Malpua: History & Origins Of The Dessert; Recipe Inside

Malpua is a traditional Indian dessert that has made a place in people’s hearts across the borders as well. If you have a sweet tooth, you would know the taste of mouth-melting malpua dipped in sugar syrup. But have you ever wondered where did the incredibly delicious come from?

Unlike other desserts, malpua has a rich history which dates back to the 16th century. Malpua is also deemed to be one of the oldest Indian desserts, and it still carries the legacy of before. If you love this deep-fried pancake-like dessert, you must read to know where it originated. As a bonus, the article also has an easy recipe for you to try at home.

History Of Malpua

It is believed that malpua was first made in Jagannath temple, Orissa. As per literature, back in the 16th century, during the reign of Gajapatu Prataparudra Deva, the then emperor of the state, introduced the dessert to the population. Then called amalu, the dessert was an essential part of the famous 56 bhog at the temple. Malpua was also offered to the lords while worshipping them during the holy rituals.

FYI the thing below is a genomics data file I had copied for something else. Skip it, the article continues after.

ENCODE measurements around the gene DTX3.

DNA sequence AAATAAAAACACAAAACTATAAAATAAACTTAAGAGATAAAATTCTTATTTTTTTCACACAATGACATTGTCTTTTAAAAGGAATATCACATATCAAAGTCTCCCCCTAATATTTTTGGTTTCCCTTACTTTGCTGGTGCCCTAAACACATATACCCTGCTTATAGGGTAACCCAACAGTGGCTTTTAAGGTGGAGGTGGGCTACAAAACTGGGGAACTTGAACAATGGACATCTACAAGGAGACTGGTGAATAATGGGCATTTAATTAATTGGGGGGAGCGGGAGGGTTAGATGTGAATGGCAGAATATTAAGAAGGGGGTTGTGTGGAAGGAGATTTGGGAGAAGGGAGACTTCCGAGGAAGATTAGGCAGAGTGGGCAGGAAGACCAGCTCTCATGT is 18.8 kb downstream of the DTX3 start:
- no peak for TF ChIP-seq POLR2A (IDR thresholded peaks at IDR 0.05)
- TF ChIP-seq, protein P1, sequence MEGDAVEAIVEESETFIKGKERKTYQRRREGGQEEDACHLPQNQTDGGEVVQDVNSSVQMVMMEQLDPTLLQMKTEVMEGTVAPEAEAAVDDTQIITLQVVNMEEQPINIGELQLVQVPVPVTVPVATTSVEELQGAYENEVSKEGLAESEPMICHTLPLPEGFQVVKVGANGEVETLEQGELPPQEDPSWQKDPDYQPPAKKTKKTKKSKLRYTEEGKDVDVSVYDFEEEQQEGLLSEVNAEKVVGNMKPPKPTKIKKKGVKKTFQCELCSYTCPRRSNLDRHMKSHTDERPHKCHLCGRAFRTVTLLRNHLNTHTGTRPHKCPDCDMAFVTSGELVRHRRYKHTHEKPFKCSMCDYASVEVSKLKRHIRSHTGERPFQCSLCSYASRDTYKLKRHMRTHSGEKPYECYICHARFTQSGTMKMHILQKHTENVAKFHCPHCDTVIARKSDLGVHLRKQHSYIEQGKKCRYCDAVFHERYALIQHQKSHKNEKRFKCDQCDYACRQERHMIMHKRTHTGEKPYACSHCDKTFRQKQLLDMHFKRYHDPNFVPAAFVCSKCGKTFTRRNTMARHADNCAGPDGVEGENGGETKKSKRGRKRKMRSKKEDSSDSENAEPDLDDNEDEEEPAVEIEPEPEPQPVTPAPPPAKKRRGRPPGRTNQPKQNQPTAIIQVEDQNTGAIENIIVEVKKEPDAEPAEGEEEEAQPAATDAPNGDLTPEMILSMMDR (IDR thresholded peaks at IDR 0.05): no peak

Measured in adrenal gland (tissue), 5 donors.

Fast forward to the Mughal Era, the traditional recipe was experimented with a few other ingredients like eggs and khoya. This particular recipe is still popularly made during Eid in Maharashtra. The Bohri community is known to make malpua with eggs during Ramadan, and they enjoy it with the rich side of malai.

Today, in the 21st century, malpua has many different recipes in different regions. For instance, in coastal areas like Odisha, malpua is made with a hint of coconut. In Rajasthan, it is made with thickened milk called rabri. In Northern India, it is served in a thick sugar syrup called chashni. But other than India, malpua is also enjoyed in countries like Pakistan, Bangladesh, Nepal, etc.

How To Make Malpua


  • 1 cup maida
  • 1 cup water
  • ½ cup sugar
  • 1 teaspoon fennel seeds
  • 4 green cardamoms
  • 1/4 teaspoon baking soda
  • 3 tablespoons curd
  • Almonds and pistachios for garnishing
  • Oil for frying


  1. Mix maida, fennel seeds, and cardamom powder. Stir in khoya and curd.
  2. Make a consistent batter by adding half a cup of water. Let it rest for half an hour.
  3. In the meanwhile, dissolve sugar in water and let the mixture simmer to make sugar syrup. Let it cool down.
  4. Heat some oil and fry malpuas by taking a spoonful of the batter in batches.
  5. Deep-fry till both sides are golden brown. Transfer the fried malpua to the sugar syrup.
  6. Garnish with chopped almonds and pistachios. Serve and enjoy them hot.